Discussing “Limits to Growth”
As part of my report on Global Warming I have mentioned the book “Limits to Growth” (LtG) several times (Ref 1). Most of you are unaware of the book and the movement it triggered and have asked for more information. This blog is my effort to provide that information.
In this blog I will use a lot of the information generated for a master thesis titled “A Thesis in the Field of Sustainability”by Gaya Branderhorst at Harvard University in 2020 (Ref 2). This thesis reviews of all three of the LtG books (1972, 1992, and 2004) and compares the computer-generated predictions over time with empirical data. For background information let me add that I read the 1972 LtG book when in first came out and was very impressed. Professor Forrester and the Club of Rome had a great deal of credibility and computer modeling of the entire earth was a brand-new capability and many of us were in awe of the results. Now, almost fifty years later we are very familiar with the phrase “Garbage-in, Garbage-Out” (GiGo) and know that computer modeling of very interactive, very sensitive complex processes is fraught with small errors that build-up in long-term models and make for inaccurate projections.
But we didn’t understand all that back then and I remember the commotion when the book was published. Three scientists from MIT created a computer model that analyzed the exponential economic and population growth assuming a finite supply of resources. The model was based on five variables: “population, food production, industrialization, pollution, and consumption of nonrenewable natural resources". At the time of the study, all these variables were increasing and were assumed to continue to grow exponentially, while the ability of technology to increase resources grew only linearly. This is little changed from Malthus’s writings back in 1798 but had new credibility because it was computer generated. The authors intended to explore the possibility of a sustainable feedback pattern that would be achieved by altering growth trends among the five variables under three scenarios. They noted that their projections for the values of the variables in each scenario were predictions "only in the most limited sense of the word” and were only indications of the system's behavioral tendencies. The essence of the LtG message is that a continued pursuit of growth on a finite planet will inevitably lead to an overshoot and collapse pattern. The term overshoot and collapse comes from ecology and describes a three-phase pattern.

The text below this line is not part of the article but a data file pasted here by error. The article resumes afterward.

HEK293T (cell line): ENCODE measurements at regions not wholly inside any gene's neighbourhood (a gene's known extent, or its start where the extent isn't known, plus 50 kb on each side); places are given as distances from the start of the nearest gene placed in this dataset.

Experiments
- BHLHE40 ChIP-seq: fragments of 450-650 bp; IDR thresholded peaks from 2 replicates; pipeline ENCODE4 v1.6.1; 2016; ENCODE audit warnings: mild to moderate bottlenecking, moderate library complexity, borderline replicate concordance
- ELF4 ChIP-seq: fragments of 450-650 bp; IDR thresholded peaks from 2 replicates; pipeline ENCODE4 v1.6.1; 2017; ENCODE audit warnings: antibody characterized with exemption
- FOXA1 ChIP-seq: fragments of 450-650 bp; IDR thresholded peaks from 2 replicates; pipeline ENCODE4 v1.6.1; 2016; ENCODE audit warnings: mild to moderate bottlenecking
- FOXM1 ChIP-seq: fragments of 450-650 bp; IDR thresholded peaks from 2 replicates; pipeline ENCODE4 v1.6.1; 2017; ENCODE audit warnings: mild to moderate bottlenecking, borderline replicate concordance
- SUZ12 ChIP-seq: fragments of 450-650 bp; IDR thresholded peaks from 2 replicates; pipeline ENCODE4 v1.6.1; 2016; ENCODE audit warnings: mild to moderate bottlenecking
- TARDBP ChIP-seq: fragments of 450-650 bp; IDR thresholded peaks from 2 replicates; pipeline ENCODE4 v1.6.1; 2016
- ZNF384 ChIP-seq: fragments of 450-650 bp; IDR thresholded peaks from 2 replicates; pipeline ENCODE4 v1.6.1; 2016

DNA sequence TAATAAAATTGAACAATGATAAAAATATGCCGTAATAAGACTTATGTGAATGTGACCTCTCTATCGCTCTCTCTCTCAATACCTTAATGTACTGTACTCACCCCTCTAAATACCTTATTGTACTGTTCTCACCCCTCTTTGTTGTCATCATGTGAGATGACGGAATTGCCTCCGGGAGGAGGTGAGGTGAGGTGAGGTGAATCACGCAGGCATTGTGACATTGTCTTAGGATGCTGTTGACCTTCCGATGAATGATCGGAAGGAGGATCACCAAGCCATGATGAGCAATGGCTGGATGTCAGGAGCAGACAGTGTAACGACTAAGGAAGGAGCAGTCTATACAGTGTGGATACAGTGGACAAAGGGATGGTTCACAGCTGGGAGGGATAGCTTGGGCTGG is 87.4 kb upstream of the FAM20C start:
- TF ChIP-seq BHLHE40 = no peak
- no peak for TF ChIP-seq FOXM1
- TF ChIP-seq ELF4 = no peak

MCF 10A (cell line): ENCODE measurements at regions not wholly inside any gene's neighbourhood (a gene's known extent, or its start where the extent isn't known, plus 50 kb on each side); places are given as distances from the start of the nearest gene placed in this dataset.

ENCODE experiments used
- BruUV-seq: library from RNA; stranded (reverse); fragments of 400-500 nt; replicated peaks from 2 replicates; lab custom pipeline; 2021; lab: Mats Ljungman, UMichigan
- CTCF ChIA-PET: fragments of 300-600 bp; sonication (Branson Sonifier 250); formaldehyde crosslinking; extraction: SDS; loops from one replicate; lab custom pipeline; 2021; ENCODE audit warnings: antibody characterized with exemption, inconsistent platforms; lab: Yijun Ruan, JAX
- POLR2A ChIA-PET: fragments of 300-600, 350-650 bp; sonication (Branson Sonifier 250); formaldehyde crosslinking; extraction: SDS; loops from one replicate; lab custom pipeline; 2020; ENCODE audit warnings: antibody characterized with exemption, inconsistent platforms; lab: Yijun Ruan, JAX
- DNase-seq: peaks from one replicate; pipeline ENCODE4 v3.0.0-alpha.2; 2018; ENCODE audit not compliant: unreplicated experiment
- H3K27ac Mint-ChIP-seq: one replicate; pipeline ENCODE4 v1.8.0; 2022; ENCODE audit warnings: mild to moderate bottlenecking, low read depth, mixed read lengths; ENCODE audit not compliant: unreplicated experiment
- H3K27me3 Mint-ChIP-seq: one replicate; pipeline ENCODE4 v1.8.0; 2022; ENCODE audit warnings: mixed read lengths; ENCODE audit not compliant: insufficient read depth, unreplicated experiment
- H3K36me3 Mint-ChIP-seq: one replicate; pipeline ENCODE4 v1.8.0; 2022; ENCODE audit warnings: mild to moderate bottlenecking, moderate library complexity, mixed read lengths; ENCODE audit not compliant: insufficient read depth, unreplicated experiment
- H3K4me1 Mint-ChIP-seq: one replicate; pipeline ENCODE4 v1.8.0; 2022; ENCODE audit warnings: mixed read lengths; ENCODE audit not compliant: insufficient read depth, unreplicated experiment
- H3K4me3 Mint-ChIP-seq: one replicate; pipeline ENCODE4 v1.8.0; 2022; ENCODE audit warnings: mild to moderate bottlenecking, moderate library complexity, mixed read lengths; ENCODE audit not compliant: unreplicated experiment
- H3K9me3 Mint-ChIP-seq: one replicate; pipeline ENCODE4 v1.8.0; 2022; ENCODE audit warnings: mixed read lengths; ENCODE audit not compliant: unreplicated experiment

In the first phase a population is growing until it reaches the number that can be sustained by its environment, i.e., its “carrying capacity”. The population can grow beyond its carrying capacity, but it can only remain there temporarily. Because there aren’t enough resources to sustain that population size, population growth slows down and subsequently ends altogether as the mortality rate rises. This is the second phase, at which the population is said to be in
overshoot. In the third phase, the mortality rate has surpassed the birth rate and the
population starts to decline, at a higher speed than it was growing in the first phase. This
third phase is called a collapse because of the steepness that typically marks the decline.
The classic collapse is best in figure 1 below which shows the results from the World3 computer model from reference 1. The changes over time in the five variables are for “Business as Usual” (BAU) human responses, where historic averages for resource consumption, food production, birth rates, industrial output and pollution generation were maintained.
Figure 1 Limits to Growth World Projection for Business as Usual (BAU)